Migration of virtual machines between physical hosts or clusters is essential for cloud operators, allowing them to perform maintenance with little or no downtime, or balance compute and storage resources when necessary. CloudStack supports both live and cold migration (if supported by the hypervisor), and most hypervisors allow VM and volume migration in some form or another.

VMware vMotion provides both live and cold migration of VM and volumes. By leveraging vMotion with the APIs migrateVirtualMachine, migrateVirtualMachineWithVolume, migrateSystemVm and migrateVolume, migration of user and system VMs and their volume(s) can be performed easily in CloudStack.

However, until now CloudStack had the following limitations for VM and volume migration:

  • Migration would fail when attempted between non-shared storages for VMware (i.e., when source and destination datastores are mounted on different hosts) – a typical setup for clusters with cluster-wide storage pools in CloudStack.
  • When migrating stopped user VMs with multiple volumes from UI, CloudStack would migrate all volumes of the VM to the same storage pool. This would result in some volumes getting migrated to incompatible storage pools with storage tag mismatch for the volume’s disk offering.
  • Only running system VMs can be migrated and migration can be done between hosts of the same cluster only.

This feature adds several improvements to CloudStack for migrating VMs and volumes between CloudStack clusters with VMware:

Cross-cluster migration

  • To assist migration, the findHostsForMigration API has been improved to return hosts from different pods for user VMs and hosts from different clusters for system VMs in supported cases.
  • User VMs can now be migrated between hosts belonging to clusters of the same or different pods.
  • Volumes of user VMs can be migrated between cluster-wide storage pools of clusters belonging to different pods.
  • System VMs can now be migrated between hosts belonging to clusters of the same pod.

Note: Migrating system VMs between hosts in different pods cannot be supported as system VMs acquire IP addresses from the IP range of the pod. Changing the public IP of the system VM would result in reconfiguring the VM and in the case of virtual routers it would also require reconfiguring various networking rules inside the VM which can be a risky and can cause huge downtime.

  • Support for migration shared storages – Improvements have been made in CloudStack’s migration framework to leverage VMware’s vMotion capabilities to allow migration without shared storages. This would allow VMs running with volumes on storage pools of one cluster to be migrated to storage pools of a different cluster. Similarly, detached volumes can now be migrated between storage pools of different clusters with migrateVolume API or using the ‘Migrate Volume’ action in the UI, without going over Secondary Storage as before.
  • Support for stopped user VM migration in migrateVirtualMachineWithVolume API – Stopped user VMs with multiple volumes can be migrated to different storage pools based on disk offering compatibility. An operator can choose to provide volume to pool mapping for all volumes of the VM or just the ROOT volume, in which case CloudStack will automatically map the remaining volumes to the compatible storage pool in the same destination cluster.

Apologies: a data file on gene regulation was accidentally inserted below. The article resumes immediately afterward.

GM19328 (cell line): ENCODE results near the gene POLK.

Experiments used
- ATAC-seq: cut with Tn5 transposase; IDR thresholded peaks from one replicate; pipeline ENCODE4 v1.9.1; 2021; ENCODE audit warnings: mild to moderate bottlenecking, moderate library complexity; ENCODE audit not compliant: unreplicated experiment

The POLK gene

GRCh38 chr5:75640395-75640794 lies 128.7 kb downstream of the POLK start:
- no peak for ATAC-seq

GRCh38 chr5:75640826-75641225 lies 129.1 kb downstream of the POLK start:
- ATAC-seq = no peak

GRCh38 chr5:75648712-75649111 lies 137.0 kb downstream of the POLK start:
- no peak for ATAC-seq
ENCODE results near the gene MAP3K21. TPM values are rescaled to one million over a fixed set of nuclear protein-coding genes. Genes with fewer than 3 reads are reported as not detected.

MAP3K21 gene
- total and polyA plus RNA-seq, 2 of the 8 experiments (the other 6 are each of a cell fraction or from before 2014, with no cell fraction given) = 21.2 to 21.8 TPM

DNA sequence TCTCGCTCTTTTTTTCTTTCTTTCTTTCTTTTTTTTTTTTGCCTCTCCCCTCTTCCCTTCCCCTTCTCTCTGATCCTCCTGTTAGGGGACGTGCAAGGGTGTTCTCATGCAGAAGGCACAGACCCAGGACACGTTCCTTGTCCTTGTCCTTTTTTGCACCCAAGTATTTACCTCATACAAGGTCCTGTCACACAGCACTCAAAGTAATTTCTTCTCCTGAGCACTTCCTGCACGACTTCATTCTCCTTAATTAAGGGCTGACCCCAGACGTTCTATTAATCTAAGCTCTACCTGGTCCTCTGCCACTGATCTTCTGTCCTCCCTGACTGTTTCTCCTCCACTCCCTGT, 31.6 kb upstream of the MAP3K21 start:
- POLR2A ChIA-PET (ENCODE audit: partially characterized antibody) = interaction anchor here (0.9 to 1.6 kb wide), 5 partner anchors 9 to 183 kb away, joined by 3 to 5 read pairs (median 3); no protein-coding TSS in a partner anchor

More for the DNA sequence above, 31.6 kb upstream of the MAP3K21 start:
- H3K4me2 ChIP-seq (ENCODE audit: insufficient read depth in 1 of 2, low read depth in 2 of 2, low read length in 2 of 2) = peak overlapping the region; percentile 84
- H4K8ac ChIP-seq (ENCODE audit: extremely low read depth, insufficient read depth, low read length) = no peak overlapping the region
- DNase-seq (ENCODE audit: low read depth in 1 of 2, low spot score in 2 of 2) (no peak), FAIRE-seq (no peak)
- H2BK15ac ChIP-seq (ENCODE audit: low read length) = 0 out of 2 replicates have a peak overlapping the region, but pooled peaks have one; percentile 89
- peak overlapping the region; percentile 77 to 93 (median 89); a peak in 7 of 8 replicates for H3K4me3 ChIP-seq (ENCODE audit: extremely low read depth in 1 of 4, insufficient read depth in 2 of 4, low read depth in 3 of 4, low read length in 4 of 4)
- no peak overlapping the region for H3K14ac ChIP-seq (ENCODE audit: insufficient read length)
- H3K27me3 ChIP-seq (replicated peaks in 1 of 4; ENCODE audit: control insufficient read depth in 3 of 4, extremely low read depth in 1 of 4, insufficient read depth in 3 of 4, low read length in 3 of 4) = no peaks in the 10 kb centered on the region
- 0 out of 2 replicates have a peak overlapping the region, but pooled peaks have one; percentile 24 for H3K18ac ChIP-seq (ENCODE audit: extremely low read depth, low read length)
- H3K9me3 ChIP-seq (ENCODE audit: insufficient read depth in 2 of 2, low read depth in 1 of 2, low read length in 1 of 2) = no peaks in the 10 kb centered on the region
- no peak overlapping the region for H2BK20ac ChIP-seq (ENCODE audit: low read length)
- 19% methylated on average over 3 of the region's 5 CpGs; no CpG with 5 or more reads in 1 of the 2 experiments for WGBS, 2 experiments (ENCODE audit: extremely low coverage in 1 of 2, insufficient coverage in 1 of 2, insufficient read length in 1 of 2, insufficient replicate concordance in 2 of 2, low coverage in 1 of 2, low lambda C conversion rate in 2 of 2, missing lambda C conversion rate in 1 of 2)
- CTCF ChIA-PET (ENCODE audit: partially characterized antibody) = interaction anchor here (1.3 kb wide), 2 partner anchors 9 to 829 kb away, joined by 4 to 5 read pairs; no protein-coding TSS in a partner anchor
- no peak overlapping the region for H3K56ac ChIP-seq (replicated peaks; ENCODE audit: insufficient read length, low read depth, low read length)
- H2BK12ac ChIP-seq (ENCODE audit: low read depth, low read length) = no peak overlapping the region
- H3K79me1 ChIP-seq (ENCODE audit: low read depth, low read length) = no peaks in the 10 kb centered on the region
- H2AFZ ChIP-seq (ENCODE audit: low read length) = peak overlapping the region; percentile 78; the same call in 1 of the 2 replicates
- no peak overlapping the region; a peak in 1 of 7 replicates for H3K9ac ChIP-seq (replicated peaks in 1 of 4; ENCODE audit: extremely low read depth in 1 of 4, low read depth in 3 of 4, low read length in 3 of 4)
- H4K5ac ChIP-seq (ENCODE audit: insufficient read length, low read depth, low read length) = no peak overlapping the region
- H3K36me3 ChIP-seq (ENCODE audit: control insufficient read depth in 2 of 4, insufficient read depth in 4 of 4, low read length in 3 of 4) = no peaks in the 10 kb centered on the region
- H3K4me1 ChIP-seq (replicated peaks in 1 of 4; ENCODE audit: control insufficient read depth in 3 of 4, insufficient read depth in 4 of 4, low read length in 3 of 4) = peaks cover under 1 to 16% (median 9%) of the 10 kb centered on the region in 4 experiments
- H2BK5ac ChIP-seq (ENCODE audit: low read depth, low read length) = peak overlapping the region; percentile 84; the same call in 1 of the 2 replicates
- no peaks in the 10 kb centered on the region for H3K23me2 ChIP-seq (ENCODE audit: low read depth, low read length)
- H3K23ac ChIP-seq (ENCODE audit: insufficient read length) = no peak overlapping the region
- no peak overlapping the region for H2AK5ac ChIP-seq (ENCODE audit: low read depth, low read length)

• UI improvements for user VM migration
    • The Migration form in the CloudStack UI has been updated to provide details of cluster and pod of the destination hosts:

VMware Migration Improvements

    • Migrate to another primary store action in UI will now utilize the migrateVirtualMachineWithVolume API to migrate stopped VMs. This will allow migrating different volumes to compatible storage(s) and not to the same storage pool. 
  • Support for stopped system VM migration in migrateSystemVm API 

To enable migration of a stopped system VM a new parameter, storageid, has been added to the migrateSystemVm API. Since CloudStack does not allow the listing of volumes for system VMs, the operator may have to refer to the CloudStack database to find the source storage pool for a system VM. A cloudmonkey API call for migrating a stopped system VM to a different storage pool will look like this:

migrate systemvm virtualmachineid=<UUID_OF_SYSTEM_VM> storageid=<UUID_OF_DESTINATION_STORAGE_POOL>

Migration of running system VMs will work same as earlier. The hostid parameter of the migrateSystemVM API can be used to specify the destination host while CloudStack will work out the suitable destination storage pool while migrating VM’s ROOT volume. A cloudmonkey API call for migrating a running system VM to a different host will look like this:

migrate systemvm virtualmachineid=<UUID_OF_SYSTEM_VM> hostid=<UUID_OF_DESTINATION_HOST>
  • UI changes for system VM migration

New actions have been added in different system VM views (SSVM, CPVM, VR and load balancer) to allow migration of stopped VMs:

VMware Migration Improvements 2

New UI form for migrating system VM to another primary storage:

VMware Migration Improvements 3

For running system VMs, UI will now show a form similar to user VM migration showing details of destination hosts:

VMware Migration Improvements 4

To allow VM and volume inter-cluster migrations, the VMware vSphere setup / configuration prerequisites for vMotion and storage vMotion must be in place. Also, migration of a VM with a higher hardware version to an older ESXi host (that doesn’t support that VM hardware version) will fail (native VMware limitation). Therefore, a VM running on an ESXi 6.7 host with VM hardware version 14 will fail to migrate to an ESXi 6.5 host.

These changes will be part of the next CloudStack LTS release which is scheduled for Q3/4 2021.